Economy Watch: Building Confidence Ticks Down
Homebuilders are still fairly confident about their industry, according to the latest National Association of Home Builders/Wells Fargo Housing Market Index.
By Dees Stribling, Contributing Editor
Homebuilders are still fairly confident about their industry, according to the latest National Association of Home Builders/Wells Fargo Housing Market Index, which was released on Thursday – but their confidence did edge down a bit. The index dropped one point in January to 56, from a revised December reading of 57.
All three of the index’s components dropped in January. The index gauging current sales conditions edged one point lower to 62, while the index reflecting expectations for future sales fell two points to 60. The index gauging traffic of prospective buyers fell three points to 40, remaining the only component below the optimism-pessimism threshold of 50.
“Rising home prices, historically low mortgage rates, and significant pent-up demand will drive a continuing, gradual recovery in the year ahead,” NAHB chief economist David Crowe explained in a statement. “However, the pace of the recovery could be stronger were it not for rising construction costs and inaccurate appraisals that are keeping some home sales from going through.”
Apartment Market a Little Weaker
The National Multi Housing Council reported on Thursday that U.S. apartment market conditions weakened a bit at the beginning of the first quarter of 2014 compared with three months earlier. The organization’s market tightness (41), sales volume (41), and debt financing (42) indexes were all below the breakeven level of 50, although the equity financing index rebounded exactly to 50. The indexes last indicated overall improving conditions in July 2013.
The NMHC conducted the January 2014 Quarterly Survey of Apartment Market Conditions earlier this month; 157 CEOs and other senior executives of apartment-related firms nationwide responded. Some respondents noted that the decline was typical for this time of year and that conditions actually remain fairly tight.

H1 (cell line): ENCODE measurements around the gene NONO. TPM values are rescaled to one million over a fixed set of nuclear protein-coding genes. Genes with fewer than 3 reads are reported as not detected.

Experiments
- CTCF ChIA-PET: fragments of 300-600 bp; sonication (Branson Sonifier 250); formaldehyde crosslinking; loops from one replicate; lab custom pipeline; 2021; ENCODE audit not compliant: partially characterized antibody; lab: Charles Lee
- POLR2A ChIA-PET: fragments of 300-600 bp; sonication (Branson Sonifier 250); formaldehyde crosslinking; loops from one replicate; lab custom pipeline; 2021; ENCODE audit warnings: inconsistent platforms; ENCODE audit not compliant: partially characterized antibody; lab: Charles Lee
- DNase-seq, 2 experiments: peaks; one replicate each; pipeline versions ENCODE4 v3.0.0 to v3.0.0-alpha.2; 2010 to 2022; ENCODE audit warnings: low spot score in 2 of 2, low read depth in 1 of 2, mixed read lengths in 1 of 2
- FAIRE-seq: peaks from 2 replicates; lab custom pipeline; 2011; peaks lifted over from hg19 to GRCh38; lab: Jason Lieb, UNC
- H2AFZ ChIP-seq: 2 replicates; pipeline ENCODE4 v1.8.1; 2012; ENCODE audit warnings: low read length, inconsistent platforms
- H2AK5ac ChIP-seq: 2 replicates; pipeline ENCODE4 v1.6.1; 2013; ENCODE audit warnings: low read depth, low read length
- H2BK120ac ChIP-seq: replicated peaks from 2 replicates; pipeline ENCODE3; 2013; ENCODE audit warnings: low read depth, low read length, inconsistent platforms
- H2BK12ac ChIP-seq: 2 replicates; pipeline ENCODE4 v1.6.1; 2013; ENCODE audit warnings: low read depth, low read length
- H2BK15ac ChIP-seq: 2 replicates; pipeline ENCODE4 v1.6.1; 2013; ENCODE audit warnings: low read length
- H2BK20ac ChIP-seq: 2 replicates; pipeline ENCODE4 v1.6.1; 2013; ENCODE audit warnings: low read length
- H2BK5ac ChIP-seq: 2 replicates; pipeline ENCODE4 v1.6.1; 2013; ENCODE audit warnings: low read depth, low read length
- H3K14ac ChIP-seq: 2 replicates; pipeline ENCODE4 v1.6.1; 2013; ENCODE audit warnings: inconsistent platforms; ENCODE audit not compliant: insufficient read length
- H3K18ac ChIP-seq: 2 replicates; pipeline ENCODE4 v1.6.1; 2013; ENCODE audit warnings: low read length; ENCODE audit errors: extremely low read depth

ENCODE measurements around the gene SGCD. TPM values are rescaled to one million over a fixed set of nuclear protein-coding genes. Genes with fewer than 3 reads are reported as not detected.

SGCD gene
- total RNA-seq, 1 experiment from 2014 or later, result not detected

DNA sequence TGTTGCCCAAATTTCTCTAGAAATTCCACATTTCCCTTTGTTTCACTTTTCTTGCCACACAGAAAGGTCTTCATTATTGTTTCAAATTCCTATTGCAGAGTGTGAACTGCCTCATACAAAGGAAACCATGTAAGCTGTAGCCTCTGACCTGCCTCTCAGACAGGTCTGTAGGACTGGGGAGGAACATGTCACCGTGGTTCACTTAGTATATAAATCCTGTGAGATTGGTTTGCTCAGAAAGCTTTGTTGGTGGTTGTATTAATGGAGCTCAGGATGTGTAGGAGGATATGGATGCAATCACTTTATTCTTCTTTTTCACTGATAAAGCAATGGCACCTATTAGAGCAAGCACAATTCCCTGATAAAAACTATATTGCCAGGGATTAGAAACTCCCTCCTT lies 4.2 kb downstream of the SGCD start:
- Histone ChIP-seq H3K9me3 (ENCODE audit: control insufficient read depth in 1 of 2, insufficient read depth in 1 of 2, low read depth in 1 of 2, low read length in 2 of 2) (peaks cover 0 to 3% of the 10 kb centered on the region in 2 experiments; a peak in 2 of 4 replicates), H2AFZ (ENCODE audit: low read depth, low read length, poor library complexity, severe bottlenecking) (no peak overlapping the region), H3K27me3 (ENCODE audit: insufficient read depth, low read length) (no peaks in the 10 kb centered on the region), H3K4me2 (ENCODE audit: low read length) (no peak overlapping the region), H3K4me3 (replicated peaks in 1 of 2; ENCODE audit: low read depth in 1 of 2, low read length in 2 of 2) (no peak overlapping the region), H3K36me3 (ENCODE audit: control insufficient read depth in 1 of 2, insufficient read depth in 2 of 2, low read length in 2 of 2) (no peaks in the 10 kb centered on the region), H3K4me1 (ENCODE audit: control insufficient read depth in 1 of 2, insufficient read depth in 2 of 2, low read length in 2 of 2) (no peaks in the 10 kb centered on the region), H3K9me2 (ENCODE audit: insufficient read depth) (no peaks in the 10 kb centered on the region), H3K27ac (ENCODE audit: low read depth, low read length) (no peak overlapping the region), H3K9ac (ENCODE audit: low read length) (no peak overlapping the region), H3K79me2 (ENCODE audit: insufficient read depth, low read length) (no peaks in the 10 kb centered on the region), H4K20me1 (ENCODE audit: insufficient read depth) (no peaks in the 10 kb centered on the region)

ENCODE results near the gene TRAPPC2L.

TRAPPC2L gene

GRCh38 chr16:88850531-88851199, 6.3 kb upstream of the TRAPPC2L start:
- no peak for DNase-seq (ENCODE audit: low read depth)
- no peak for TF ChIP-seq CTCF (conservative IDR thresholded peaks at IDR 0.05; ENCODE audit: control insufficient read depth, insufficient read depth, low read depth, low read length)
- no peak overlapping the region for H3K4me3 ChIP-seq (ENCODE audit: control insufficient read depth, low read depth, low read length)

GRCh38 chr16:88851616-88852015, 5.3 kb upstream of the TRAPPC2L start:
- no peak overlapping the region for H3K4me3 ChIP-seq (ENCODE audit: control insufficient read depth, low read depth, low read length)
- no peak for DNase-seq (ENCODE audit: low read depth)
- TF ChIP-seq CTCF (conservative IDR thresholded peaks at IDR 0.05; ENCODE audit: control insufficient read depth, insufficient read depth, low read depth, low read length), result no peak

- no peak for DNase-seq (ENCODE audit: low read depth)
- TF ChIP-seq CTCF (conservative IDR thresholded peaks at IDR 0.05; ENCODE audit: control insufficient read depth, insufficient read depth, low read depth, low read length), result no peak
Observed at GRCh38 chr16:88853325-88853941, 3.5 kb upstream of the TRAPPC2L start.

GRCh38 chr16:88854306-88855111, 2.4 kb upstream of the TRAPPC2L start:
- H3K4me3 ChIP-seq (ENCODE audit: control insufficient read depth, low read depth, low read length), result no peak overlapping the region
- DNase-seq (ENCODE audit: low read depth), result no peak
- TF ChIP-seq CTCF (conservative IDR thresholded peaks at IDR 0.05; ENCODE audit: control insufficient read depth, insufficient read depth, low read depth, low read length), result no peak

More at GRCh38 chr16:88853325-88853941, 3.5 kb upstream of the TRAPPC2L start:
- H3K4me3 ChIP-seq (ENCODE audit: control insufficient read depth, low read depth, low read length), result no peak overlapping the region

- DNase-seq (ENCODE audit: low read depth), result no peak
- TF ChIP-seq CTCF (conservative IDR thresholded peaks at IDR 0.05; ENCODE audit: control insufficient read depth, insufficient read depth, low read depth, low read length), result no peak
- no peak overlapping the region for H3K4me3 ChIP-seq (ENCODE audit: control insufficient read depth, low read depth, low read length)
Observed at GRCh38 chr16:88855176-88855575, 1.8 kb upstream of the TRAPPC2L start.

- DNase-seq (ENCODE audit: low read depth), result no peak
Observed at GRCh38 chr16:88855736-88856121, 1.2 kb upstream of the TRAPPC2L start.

“Apartment markets are little changed from October,” Mark Obrinsky, NMHC’s chief economist, noted in a statement. “At least half of our respondents to each of our four main questions reported conditions as unchanged from three months earlier… New supply is finally starting to arrive at levels that will more closely match overall demand. Fundamentally, demand for apartment homes should be strong for the rest of the decade (and beyond).”
Foreclosures Drop in ’13
RealtyTrac released its Year-End 2013 U.S. Foreclosure Market Report this week, which shows foreclosure filings — default notices, scheduled auctions and bank repossessions — vexed about 1.361 million U.S. residential properties in 2013, down 26 percent from 2012, and down 53 percent from the peak of 2.9 million properties suffering foreclosure filings in 2010. The 2013 total was the lowest since 2007, when there were 1.3 million properties with foreclosure filings.
Wall Street ended the day mixed on Thursday, but mostly down. The Dow Jones Industrial Average lost 64.93 points, or 0.39 percent, while the S&P 500 was down 0.13 percent. The Nasdaq managed to gain 0.09 percent.